Introduction

Imitrex is an FDA-approved medication for migraines and tension headaches. Off-label, use includes abortive management of cyclic vomiting syndrome. The active component is sumatriptan succinate. It is a sulfonamide triptan. It is an agonist at serotonin receptors (5-HT1B, 1D) bringing about vasoconstriction and reduction of neuronal inflammation. Currently, three formulations are available in the market: Oral, intranasal, and subcutaneous. It has been associated with several serious side effects key among them being cerebrovascular accidents and myocardial infarctions.

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Description

A sulfonamide triptan that works to reduce neuronal inflammation and bring about vasoconstriction of intracranial blood vessels. This is achieved by agonist action on selective serotonin receptors (5-HT1B, 1D) in the sensory nerve fibers of the trigeminal system and intracranial blood vessels. It prevents the release of vasoactive peptides. 

Available as intranasal, oral, and subcutaneous formulations. The subcutaneous formulation with the most rapid onset of action at 10 minutes as compared to the oral formulation with 30 mins. The intranasal formulation ranges from 15-to 30 minutes. Bio-availability for the subcutaneous formulation at 97% compared to 15% for oral formulations.

Metabolism is hepatic for the most part. It is metabolized to an inactive indole acetic acid metabolite which then undergoes glucuronide conjugation. It can be metabolized by a Monoamine Oxidase enzyme. Oral intake of the drug is followed by first-passing metabolism.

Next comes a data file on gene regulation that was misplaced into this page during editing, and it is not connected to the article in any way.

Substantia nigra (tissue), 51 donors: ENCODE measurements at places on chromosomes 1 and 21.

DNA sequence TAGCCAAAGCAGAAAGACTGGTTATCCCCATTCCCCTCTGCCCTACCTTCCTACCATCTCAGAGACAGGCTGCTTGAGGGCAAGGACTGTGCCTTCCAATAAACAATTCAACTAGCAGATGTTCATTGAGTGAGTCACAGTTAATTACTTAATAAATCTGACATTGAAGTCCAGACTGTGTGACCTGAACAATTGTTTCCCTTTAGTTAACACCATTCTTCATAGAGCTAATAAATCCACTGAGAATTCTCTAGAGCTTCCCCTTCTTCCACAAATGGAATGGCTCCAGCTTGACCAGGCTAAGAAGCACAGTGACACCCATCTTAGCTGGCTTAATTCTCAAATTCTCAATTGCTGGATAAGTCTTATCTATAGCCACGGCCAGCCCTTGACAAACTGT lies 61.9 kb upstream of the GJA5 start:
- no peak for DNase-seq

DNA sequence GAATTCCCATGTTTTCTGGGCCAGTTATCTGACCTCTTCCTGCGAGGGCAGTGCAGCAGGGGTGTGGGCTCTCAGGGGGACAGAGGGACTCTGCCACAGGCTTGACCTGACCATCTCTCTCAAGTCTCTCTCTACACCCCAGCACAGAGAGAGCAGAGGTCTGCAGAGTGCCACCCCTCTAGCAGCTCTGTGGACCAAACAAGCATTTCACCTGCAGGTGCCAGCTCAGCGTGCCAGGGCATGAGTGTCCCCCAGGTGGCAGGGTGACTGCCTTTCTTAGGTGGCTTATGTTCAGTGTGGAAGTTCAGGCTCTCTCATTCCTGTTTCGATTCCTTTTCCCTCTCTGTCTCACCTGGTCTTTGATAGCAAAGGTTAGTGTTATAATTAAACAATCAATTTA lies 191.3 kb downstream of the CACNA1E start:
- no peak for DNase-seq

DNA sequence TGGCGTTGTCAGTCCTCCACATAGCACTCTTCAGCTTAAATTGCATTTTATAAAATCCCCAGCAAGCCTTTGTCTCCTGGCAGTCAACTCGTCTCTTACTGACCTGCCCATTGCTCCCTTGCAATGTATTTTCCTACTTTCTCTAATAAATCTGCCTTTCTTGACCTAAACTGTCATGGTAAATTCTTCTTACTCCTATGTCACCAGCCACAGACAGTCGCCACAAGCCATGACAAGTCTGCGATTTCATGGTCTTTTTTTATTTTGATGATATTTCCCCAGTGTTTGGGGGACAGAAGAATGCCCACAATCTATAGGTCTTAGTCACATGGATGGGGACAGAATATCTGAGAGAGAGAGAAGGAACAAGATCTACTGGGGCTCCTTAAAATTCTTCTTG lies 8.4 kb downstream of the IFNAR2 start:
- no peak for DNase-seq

Peak serum concentrations were achieved in about  2 or 2.5 hours for oral, 5-23 minutes in intranasal sprays, and 4-20 minutes for subcutaneous formulations respectively. 

Excretion is mainly via urine with majority being in the glucuronidated indole acetic acid form. Hepatic impairment can increase the bioavailability of the drug significantly. 

Administration

Intranasal formulations are administered with the Xsail device. Administered to the contralateral nostril in case of cluster headache. You should not breathe deeply.

Care should be taken when administering the drug subcutaneously so as not to deliver the substance to the muscle or in the blood vessel. It must therefore be injected in areas in the body with adequate skin and/or subcutaneous thickness. There were options for implementing auto injector devices. The procedure must be made by a trained health professional. 

Oral formulations should be taken with fluids. The tablet should not be split. The concentration is not uniform throughout the tablet. 

Always remember to follow physician or manufacturer directives.

Use

There are two labeled uses of sumatriptan, 

Acute cluster headaches can be managed with monotherapy of sumatriptan or in combination with 100% oxygen.

With migraine headaches, it can be used as a combination with naproxen. Naproxen inhibits prostaglandins synthesis which are the chemicals involved in the chemical transmission of pain. The naproxen/sumatriptan combination is only in tablet form of 60/10 and 500/85. The combination can be used for migraines acute moderate to severe with or without auras.